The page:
“Clinical trials are very much controlled by Big Pharma companies who have the financial means and resources. Philosophically speaking, I’m against the protection of the drug, but on the other hand, the pharma companies are not going to make any movement in any field unless they have the possibility to protect, to patent their products or the indications of their products. So that makes cannabis research more complicated because cannabinoids are natural products and can be extracted from the plant by anyone.”
One way to navigate the intellectual property quagmire is to concentrate on rare conditions with an ‘orphan’ status. Developing a drug for orphan diseases can be an easier route to gaining FDA marketing approval and enjoys various incentives such as tax breaks. Orphan status also allows for usually unpatentable substances such as isolated cannabinoids to be awarded exclusivity – and is likely the reason why the likes of GW Pharmaceuticals are concentrating on rare cancers like glioblastoma.
Another avenue is to patent specific cannabinoid combinations and ratios. This is another speciality of GW Pharma.
Guzman: “Basically the whole cannabis field is mined with GW patents. So, whenever a new company starts to get interested in the field and they make a first overview of how the patent situation is, many times they leave because they realize that everything is basically controlled by GW Pharma. They have been very intelligent in that respect and they are basically the owners of all the intellectual property rights, all active rights and future rights in this field. So that also scares companies.”
‘Common sense’ approach for cancer patients taking cannabis
Strategic decisions made in drug company boardrooms stalling the development of cannabinoid-based anticancer drugs means patients like George Gannon have little alternative but to figure out how to source their own cannabis oil, with all the difficulties that entails. Given the life-or-death stakes involved, Guzman does not begrudge someone’s decision to use cannabis oil for cancer. But he feels that a patient’s decision should be guided by common sense.
“First try to get a standardized preparation,’ Guzman says. “One has to know at least how much THC and CBD is present in the preparation, not ‘I’m just taking cannabis.’ There are a million types of cannabis. So try to get to know how much THC, CBD and other well-known active ingredients are present.
“And if you are using cannabis oil as a treatment, know at least that the oil has been produced with good agricultural practices and is not contaminated by different types of toxic substances: organic solvent residues, pesticides, heavy metals, mould etc.”
“I would include a regime of administration starting from very little, increasing over 3 or 4 weeks, until one gets a standard dose that is well tolerated and at least overtly efficient. Second, I would combine THC and CBD, starting with more CBD and then including THC to get it to a final balanced preparation. I can’t say exactly what is a balanced. Usually you can go for a ratio of say 1:5 ratio of THC:CBD.
“Third, as cannabinoids accumulate in the body because they are very lipophilic, in theory, receptors can desensitize and lose response. So, I’m in favor of including some ‘wash out’ periods from time to time when at least THC is taken out. I would say for instance 3 weeks of cannabis plus 4 or 5 days of wash-out, so there is time for CB1 [cannabinoid] receptors to get re-sensitized.”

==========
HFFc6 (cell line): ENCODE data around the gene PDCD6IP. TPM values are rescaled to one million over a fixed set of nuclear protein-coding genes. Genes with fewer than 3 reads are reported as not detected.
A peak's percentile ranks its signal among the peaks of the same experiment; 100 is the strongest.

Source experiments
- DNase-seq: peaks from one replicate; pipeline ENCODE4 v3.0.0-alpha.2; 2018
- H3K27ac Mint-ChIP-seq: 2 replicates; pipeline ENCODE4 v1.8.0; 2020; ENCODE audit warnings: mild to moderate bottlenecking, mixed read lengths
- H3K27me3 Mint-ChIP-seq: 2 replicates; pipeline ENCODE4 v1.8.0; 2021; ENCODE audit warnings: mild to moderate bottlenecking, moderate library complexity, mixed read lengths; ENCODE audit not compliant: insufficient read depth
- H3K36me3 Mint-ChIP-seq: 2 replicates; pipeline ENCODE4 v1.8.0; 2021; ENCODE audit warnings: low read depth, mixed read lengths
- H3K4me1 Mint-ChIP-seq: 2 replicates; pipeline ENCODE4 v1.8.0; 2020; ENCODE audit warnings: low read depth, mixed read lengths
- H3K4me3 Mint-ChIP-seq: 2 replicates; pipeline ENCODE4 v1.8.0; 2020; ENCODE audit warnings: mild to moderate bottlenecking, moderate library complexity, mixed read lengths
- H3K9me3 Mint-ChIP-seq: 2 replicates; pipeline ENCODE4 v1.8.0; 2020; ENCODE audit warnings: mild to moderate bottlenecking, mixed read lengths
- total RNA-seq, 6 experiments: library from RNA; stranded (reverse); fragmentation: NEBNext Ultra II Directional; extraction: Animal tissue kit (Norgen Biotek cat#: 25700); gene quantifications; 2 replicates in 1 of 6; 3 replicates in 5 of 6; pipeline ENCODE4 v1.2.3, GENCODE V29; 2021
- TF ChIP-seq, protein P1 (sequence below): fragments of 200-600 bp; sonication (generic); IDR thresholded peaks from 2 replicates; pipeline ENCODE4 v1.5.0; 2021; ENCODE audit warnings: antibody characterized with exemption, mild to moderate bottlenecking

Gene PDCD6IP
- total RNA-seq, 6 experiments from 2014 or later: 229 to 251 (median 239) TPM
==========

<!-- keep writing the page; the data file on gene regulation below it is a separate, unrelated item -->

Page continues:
Patients must share responsibility for normalizing cannabis
Many patients feel uncomfortable when faced with the question of whether or not to tell their oncologist about taking cannabis during cancer treatment. For Guzman, informing the medical team in charge of care is not only a matter of safety, but a major way of increasing awareness about cannabis within the medical profession itself.
“I think patients are very important, he says. “They are key players in this effort, and they have to push for cannabis to get into mainstream medicine. And one of the ways is simply by normalizing its use by patients. And yes, it’s likely that in some instances the physician is going to react negatively. But we have to try.
“Before I retire,” Guzman continues, “I’d like to know that using cannabis as a cancer treatment has been successful. But at the moment we don’t know. There are some preclinical signals, and also some very tiny clinical signals supporting that there may be an anticancer effect of cannabinoids.
“We have to improve that. And the evidence must come from different sites. Not only controlled clinical studies, but also observational studies, case studies that are reported by doctors about individual patients, and also the active role that I believe patients must play. They have to push. They have to speak about it. We are many different actors, and altogether we have to work hand in hand, otherwise it’s going to be almost impossible.”
- Paweł Śledziński, Joanna Zeyland, Ryszard Słomski, and Agnieszka Nowak. The current state and future perspectives of cannabinoids in cancer biology. Cancer Med. 2018 Mar; 7(3): 765–775.
- Guzmán M, Duarte MJ, Blázquez C, Ravina J, Rosa MC, Galve-Roperh, Sánchez C, Velasco G, González-Feria L. A pilot clinical study of Delta9-tetrahydrocannabinol in patients with recurrent glioblastoma multiforme. Br J Cancer. 2006 Jul 17;95(2):197-203. Epub 2006 Jun 27.
- Globe Newswire. GW Pharmaceuticals Achieves Positive Results in Phase 2 Proof of Concept Study in Glioma.
- ClinicalTrials.gov. TN-TC11G (THC+CBD) Combination With Temozolomide and Radiotherapy in Patients With Newly-diagnosed Glioblastoma (GEINOCANN).
- Australian New Zealand Clinical Trials Registry. A Phase 2 Randomised, Double Blind Clinical Trial assessing the Tolerability of Two different Ratios of Medicinal Cannabis in patients with Glioblastoma multiforme (GBM).
Mary Biles is a journalist, blogger and educator with a background in holistic health. Based between the UK and Spain, she is committed to accurately reporting advances in medical cannabis research.
Copyright, Project CBD. May not be reprinted without permission.